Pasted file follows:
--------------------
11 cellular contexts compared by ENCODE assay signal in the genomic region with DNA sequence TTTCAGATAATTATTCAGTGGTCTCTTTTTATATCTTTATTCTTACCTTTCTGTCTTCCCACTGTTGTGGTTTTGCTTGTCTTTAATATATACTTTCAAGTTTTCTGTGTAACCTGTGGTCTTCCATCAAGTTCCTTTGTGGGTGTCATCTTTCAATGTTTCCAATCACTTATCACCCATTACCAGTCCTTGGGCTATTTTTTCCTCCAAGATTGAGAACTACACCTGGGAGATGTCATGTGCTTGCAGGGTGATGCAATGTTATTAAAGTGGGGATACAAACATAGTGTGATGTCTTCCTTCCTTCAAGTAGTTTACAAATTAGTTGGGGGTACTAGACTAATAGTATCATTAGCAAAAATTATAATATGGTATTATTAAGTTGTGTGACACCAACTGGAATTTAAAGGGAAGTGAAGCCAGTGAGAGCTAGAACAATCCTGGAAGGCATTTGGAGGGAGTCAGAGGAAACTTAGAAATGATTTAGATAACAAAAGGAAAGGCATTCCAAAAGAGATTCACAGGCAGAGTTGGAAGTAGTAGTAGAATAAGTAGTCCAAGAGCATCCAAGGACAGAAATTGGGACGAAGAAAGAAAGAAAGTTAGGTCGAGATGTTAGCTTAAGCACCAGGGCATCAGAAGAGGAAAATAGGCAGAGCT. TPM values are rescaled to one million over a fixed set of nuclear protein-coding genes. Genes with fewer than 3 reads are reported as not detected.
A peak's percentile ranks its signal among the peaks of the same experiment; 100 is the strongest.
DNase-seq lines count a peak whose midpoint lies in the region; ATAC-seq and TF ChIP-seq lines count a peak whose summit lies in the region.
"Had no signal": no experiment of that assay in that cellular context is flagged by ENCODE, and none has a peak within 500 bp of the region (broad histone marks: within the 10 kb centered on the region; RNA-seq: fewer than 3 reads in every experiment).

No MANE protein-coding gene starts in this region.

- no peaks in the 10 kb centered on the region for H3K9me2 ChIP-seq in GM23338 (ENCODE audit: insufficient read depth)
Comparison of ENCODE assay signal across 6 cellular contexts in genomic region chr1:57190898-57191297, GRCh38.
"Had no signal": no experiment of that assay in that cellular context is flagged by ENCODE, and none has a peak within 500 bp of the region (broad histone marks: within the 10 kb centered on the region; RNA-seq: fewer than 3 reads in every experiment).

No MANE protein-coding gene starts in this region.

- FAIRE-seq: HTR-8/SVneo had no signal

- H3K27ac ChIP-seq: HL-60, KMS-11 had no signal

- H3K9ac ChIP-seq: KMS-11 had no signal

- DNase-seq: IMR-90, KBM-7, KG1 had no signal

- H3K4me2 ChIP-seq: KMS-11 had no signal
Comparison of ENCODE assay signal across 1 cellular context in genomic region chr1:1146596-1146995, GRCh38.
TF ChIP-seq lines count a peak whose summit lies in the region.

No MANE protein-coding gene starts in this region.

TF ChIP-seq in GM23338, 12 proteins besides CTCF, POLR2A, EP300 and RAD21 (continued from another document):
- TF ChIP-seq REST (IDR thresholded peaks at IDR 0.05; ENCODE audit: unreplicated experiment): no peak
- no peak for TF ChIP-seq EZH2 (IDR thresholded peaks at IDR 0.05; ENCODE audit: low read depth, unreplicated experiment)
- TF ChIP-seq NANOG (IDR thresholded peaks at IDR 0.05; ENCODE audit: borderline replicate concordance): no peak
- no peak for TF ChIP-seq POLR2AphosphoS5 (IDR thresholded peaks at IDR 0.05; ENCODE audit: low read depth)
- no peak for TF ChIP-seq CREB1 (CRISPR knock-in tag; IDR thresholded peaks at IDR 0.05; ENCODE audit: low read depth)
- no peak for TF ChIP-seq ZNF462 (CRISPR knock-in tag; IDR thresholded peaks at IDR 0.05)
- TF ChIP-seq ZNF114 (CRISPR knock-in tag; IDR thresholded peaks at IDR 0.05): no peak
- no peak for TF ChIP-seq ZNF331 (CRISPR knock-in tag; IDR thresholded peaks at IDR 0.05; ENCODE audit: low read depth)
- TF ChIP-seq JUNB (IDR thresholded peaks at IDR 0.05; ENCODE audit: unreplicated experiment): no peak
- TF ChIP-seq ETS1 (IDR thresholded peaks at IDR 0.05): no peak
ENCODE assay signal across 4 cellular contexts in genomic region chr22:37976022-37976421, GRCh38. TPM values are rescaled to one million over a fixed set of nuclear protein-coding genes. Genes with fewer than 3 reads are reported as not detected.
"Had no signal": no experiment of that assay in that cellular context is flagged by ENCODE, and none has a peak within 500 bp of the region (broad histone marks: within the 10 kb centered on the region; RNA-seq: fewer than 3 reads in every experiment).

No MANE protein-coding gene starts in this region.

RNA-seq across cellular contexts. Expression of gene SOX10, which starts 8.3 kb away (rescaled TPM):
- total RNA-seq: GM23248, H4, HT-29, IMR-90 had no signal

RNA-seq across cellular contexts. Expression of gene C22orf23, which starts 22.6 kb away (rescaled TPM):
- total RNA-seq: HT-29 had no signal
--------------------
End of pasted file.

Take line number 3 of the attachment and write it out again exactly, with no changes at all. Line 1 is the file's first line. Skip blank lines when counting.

DNase-seq lines count a peak whose midpoint lies in the region; ATAC-seq and TF ChIP-seq lines count a peak whose summit lies in the region.